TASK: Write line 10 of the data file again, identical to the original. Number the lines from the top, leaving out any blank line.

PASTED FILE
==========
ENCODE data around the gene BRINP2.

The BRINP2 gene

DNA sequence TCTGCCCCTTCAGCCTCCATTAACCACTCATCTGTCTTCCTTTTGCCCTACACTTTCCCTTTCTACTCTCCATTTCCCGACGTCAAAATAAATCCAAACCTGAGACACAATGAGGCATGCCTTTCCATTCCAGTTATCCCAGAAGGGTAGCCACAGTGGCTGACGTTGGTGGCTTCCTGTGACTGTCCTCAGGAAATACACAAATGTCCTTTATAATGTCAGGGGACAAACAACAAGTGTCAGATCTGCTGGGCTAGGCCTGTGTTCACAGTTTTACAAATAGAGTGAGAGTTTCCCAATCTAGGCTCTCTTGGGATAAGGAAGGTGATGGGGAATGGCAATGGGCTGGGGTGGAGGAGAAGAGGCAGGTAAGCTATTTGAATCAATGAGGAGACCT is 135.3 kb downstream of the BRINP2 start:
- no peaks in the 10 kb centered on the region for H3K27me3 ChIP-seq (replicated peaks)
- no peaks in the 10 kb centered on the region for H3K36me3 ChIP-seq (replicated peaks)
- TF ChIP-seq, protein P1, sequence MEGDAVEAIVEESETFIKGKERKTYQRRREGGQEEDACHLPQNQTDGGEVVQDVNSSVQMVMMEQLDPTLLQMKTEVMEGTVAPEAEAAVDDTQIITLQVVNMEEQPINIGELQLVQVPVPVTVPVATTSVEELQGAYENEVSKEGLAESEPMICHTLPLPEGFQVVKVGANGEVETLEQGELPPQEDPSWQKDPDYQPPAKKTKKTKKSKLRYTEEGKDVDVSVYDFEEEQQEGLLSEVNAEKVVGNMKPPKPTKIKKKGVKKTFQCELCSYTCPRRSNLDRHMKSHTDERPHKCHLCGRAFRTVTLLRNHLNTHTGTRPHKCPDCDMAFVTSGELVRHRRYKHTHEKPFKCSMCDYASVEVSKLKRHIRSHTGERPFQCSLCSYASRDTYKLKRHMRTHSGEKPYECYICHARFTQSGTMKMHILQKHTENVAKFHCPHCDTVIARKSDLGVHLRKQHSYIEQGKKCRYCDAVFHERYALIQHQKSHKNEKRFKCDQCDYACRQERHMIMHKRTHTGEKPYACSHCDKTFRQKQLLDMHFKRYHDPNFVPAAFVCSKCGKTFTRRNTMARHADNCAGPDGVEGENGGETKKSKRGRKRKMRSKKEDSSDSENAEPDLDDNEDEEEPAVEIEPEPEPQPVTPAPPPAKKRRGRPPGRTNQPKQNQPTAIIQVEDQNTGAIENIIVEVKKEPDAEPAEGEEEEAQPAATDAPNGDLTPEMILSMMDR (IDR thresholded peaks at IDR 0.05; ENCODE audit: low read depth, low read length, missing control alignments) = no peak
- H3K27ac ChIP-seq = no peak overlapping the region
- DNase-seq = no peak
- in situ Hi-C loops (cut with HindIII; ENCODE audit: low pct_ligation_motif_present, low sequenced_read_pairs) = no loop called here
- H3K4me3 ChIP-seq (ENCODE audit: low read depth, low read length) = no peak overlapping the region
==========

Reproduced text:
- H3K4me3 ChIP-seq (ENCODE audit: low read depth, low read length) = no peak overlapping the region